Tue, 26 Jan | Webinar

Overcoming Systemic Corruption: Case Studies from Jamaica and Ukraine

Elizabeth David-Barrett, Professor of Governance and Integrity, Director of the Centre for the Study of Corruption (CSC), University of Sussex
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Date & Location

26 Jan, 16:00 – 17:00
Webinar

Description

Overcoming Systemic Corruption: Case Studies from Jamaica and Ukraine

An ongoing debate in the study of corruption seeks to understand why anti-corruption reforms fail, particularly in contexts where corruption is systemic. Key recent contributions have explained failure with collective action theory, arguing that individuals are not motivated to pursue reform because they assume that others around them will continue to behave corruptly, meaning that they would incur individual costs without helping to bring about the change needed to reduce corruption (and hence being able to access the public good of improved governance). This paper turns the debate on its head, by examining two cases which have demonstrated considerable success in tackling systemic corruption – in the police in Jamaica and in medicines procurement in Ukraine – and seeking to understand the conditions which made change possible. These findings are then related back to collective action theory, to offer insights into how the collective action problem posed by systemic corruption can be overcome.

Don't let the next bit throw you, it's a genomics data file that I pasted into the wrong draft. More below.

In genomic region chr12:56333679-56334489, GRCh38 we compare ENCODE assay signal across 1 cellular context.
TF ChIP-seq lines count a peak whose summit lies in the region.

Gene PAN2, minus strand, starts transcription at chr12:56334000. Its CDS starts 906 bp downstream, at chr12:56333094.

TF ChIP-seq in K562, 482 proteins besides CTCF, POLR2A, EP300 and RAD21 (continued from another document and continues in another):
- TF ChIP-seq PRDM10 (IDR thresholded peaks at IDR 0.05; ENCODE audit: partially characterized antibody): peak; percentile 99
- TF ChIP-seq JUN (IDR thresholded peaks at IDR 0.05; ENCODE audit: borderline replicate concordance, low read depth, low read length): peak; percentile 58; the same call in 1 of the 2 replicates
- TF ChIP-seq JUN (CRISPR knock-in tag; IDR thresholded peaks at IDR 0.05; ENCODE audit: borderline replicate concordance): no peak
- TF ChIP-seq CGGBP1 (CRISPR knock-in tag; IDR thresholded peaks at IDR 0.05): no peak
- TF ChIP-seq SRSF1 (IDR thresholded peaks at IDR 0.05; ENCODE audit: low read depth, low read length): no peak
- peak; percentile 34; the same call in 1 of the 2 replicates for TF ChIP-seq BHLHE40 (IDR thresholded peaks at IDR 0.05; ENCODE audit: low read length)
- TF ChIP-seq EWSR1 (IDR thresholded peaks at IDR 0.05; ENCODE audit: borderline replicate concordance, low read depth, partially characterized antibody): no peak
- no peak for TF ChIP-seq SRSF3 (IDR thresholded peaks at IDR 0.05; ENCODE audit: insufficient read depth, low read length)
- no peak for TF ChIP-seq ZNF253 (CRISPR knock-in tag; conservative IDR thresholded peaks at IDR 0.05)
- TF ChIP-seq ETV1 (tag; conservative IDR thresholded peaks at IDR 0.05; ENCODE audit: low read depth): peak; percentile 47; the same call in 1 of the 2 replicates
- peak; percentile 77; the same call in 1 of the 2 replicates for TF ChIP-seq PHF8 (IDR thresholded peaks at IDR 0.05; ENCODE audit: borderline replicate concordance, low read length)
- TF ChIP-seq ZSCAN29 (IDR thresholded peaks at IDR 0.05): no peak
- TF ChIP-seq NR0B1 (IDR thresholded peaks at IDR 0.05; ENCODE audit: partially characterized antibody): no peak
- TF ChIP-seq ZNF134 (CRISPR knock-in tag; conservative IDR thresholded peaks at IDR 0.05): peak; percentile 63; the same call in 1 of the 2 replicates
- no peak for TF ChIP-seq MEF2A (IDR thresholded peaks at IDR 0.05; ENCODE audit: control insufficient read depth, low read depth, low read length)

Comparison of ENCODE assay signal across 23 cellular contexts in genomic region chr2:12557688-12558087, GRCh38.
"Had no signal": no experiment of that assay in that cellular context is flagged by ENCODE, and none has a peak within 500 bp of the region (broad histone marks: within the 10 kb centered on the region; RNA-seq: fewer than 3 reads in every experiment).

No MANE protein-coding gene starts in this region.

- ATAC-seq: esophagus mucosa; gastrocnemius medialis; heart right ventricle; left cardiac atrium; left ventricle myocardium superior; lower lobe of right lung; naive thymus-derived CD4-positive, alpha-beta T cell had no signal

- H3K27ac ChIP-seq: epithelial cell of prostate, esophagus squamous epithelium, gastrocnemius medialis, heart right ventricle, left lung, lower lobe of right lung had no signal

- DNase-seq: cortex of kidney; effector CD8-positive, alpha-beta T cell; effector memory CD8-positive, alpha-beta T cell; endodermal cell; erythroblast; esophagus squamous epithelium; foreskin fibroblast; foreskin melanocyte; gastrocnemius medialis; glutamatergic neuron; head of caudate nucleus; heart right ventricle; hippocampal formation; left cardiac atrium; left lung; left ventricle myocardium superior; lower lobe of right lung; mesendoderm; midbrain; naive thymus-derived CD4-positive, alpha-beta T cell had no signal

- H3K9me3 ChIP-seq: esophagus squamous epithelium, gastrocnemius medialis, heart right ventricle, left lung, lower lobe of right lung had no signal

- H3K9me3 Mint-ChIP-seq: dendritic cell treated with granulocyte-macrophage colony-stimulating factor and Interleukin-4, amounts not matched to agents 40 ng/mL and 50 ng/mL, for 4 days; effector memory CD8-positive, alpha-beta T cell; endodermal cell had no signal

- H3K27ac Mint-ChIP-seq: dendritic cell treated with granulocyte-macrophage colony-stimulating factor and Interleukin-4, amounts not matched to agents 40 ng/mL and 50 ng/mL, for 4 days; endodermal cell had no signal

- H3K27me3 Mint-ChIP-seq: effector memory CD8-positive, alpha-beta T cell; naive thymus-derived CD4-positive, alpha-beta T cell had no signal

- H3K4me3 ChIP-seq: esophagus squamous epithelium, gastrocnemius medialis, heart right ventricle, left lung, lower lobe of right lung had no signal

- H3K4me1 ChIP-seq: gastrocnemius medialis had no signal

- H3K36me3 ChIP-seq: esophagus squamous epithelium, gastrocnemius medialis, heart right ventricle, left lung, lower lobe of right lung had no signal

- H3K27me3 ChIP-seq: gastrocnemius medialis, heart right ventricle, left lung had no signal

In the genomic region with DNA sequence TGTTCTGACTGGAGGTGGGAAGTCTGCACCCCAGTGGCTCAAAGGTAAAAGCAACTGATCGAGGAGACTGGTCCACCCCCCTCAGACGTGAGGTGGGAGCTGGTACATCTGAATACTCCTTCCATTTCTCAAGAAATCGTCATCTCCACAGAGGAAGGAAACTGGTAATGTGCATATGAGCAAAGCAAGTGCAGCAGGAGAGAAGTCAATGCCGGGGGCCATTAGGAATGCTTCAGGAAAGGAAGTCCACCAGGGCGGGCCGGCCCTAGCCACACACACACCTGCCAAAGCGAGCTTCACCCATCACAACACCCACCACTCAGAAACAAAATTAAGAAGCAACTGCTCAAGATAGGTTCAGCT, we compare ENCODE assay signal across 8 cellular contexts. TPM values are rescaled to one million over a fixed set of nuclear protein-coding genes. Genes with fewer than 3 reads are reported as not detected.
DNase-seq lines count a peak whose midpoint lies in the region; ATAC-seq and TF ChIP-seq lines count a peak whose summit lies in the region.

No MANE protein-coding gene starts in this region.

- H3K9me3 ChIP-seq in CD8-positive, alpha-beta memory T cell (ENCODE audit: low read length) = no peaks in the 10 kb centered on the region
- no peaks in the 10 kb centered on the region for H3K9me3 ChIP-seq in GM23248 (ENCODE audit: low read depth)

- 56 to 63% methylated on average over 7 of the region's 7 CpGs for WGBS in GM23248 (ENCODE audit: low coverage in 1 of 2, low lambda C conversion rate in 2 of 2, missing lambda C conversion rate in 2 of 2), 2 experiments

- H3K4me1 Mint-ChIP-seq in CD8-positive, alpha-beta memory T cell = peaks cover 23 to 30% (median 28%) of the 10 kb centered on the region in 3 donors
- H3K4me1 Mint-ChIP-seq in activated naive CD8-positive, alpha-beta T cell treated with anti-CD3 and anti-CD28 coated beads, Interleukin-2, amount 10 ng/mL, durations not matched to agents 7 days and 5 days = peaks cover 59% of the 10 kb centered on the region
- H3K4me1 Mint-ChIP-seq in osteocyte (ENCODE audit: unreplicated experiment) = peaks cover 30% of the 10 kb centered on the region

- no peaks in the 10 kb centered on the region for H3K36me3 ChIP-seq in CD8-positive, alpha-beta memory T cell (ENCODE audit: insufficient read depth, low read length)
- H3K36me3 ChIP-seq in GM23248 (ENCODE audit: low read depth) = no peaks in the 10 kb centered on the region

Elizabeth David-Barrett, Professor of Governance and Integrity, Director of the Centre for the Study of Corruption (CSC), University of Sussex

Liz David-Barrett is Professor of Governance and Integrity and Director of the Centre for the Study of Corruption at the University of Sussex. Her main research interest is in behaviour at the interface of politics and business, both formal and informal. She works particularly on corruption risks arising in public procurement, lobbying and the revolving door, and on bribery in international business transactions. Liz engages widely with anti-corruption practitioners in governments, the private sector, and NGOs and in 2020 chaired the G20 Anti-Corruption Working Group’s Academic Roundtable. She is currently a Specialist Adviser to the House of Commons Committee on Standards and also advises the UK Foreign Commonwealth and Development Office on its International Anti-Corruption programme. Liz has a DPhil in Politics from Oxford, an MA in Slavonic and East European Studies from the University of London, and a BA in Philosophy, Politics and Economics (Oxford).

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